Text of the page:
Skip to main content

Cyber Security: Data Integrity

 Interview with Alexander Withers

March 29, 2017


Alexander Withers is a Senior Security Engineer for the National Center for Supercomputing Applications (NCSA). He has worked for NCSA for two years. As part of the Cybersecurity Leadership Team, one of his responsibilities is to protect the data integrity of the Large Synoptic Survey Telescope in Chile using remote access.


What did you do before this job at NCSA?

I have worked for NCSA for two years, and before that, I worked for the Department of Energy at Brookhaven National Laboratory in scientific computing and cybersecurity. There I helped to ensure computers were not compromised or damaged, in order to protect the government’s investment in science and technology research. I also worked on cybersecurity as a graduate student.

Why does a telescope in Chile need cyber-protection?

The Large Synoptic Survey Telescope (LSST) is connected to the internet so U.S. and Chilean astronomers can access it remotely. Funded by the National Science Foundation, the telescope takes high-resolution pictures in a process that can not be interrupted, because the point is to have a constant stream of data scientists can use to investigate dark matter and supernovae. Any compromise to the telescope’s data integrity could be devastating since the data is the end product of LSST and requires tremendous resources to deliver.

What are VPNs, and how can they be unsafe?

VPN stands for Virtual Private Network. A VPN allows the user to connect to a set of systems, such as files and printers in a particular building as if the user were there physically. If the person using the VPN were to allow inappropriate software onto their computer, this could become dangerous if that software uses the VPN to access a corporation’s internal networks.

Highly sophisticated attackers typically get into systems through surprisingly simple means. They understand the protections in place and are able to get in by taking advantage of human error and psychology. They craft and deliver plausible emails to the right people and convince them the emails are legitimate so they will click on a link or attachment. Some hackers will target specific users and use this technique to piggyback into the VPN for data extraction.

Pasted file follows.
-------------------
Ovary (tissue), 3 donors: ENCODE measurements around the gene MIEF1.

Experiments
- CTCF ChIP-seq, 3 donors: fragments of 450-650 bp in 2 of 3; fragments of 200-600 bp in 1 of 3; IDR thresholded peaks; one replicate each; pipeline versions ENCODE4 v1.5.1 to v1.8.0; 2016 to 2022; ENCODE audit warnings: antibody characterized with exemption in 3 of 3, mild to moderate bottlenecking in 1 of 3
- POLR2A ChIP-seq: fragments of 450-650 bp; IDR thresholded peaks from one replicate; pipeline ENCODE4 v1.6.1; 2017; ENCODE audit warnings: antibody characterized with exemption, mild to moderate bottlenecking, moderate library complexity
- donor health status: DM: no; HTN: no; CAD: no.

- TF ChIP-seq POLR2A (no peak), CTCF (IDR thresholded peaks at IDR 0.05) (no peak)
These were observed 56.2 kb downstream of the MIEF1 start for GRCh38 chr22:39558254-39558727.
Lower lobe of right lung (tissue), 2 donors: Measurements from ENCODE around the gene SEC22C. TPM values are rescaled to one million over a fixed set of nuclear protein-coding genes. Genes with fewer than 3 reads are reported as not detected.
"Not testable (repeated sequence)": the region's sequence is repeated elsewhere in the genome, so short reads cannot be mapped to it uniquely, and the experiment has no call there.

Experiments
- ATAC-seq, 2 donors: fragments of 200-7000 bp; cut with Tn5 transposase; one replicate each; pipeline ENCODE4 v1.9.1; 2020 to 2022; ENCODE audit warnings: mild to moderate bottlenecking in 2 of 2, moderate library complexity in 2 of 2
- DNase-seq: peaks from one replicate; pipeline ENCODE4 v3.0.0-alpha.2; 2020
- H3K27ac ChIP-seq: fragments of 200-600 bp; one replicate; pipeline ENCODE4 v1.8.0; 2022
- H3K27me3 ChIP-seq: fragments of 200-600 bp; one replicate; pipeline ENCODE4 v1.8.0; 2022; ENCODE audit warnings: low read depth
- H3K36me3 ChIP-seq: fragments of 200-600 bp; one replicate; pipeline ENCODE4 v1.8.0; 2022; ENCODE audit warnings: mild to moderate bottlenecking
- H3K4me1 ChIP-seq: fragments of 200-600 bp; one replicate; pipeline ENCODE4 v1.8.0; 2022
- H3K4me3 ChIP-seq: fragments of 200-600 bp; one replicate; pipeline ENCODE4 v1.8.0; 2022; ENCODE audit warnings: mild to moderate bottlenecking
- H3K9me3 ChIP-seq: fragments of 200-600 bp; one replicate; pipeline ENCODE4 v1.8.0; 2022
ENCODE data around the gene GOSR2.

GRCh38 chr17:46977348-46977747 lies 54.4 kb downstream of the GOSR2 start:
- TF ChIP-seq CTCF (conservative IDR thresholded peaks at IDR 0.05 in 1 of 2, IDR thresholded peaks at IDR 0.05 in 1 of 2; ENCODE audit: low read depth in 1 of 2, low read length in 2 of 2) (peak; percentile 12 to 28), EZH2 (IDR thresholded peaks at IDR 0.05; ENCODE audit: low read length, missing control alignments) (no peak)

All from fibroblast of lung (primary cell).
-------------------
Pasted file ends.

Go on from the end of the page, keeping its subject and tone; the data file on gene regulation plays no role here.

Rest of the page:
How are cyber threats such as VPN hackers addressed?

We can watch the remote interaction of individuals and look at their network traffic for suspicious activity, such as data transfers that are dissimilar to the users’ regular habits, and logins from other countries. This monitoring process is very hard to automate. Although appliances like Barracuda can protect from malware and phishing, they cannot replace security professionals.

How are cybersecurity professionals trained to prepare for other attacks?

We have researchers and security engineers who use honeypots to look at attack data. A honeypot is a fake machine designed to lure attackers by making them believe they are hacking into something more exciting; the honeypot machine will collect data from the attacker until they give up. This data can be used to stay ahead of attackers and proactively prevent attacks.

What are some challenges to keeping information secure?

For some apps to function on mobile phones, there must be interactions between the app and backend servers, and companies like Google are able to access the data of their users who may not be aware of what is happening. The privacy and security of users often counter business models, since using a more stringent approach to privacy can result in fewer “cool” features. Unfortunately, this tension can present an increased risk of attackers gaining access to user’s data.  A good example of this is the recent Cloudflare data breach, in which tremendous amounts of user data were leaked.
There are not enough resources for awareness and training in cybersecurity. Attackers can threaten data integrity and hold information ransom, sometimes at very substantial costs to the victims. Awareness needs to be heightened by training users to identify threats. When we run training exercises to see who will be fooled by them, typically the same ten percent of users repeatedly take actions that could create security problems. People need to understand the risks and take them more seriously. As for training, we need more education to develop security professionals for tomorrow who can tackle the evolving challenges. New products and new ways of computing introduce more and more security challenges, so we need a way to stay on top of these changes. Right now, technologies are changing faster than preventative actions can be taken, and we lack the legislation needed to help with this. Laws need to be written with the help of people who understand computers.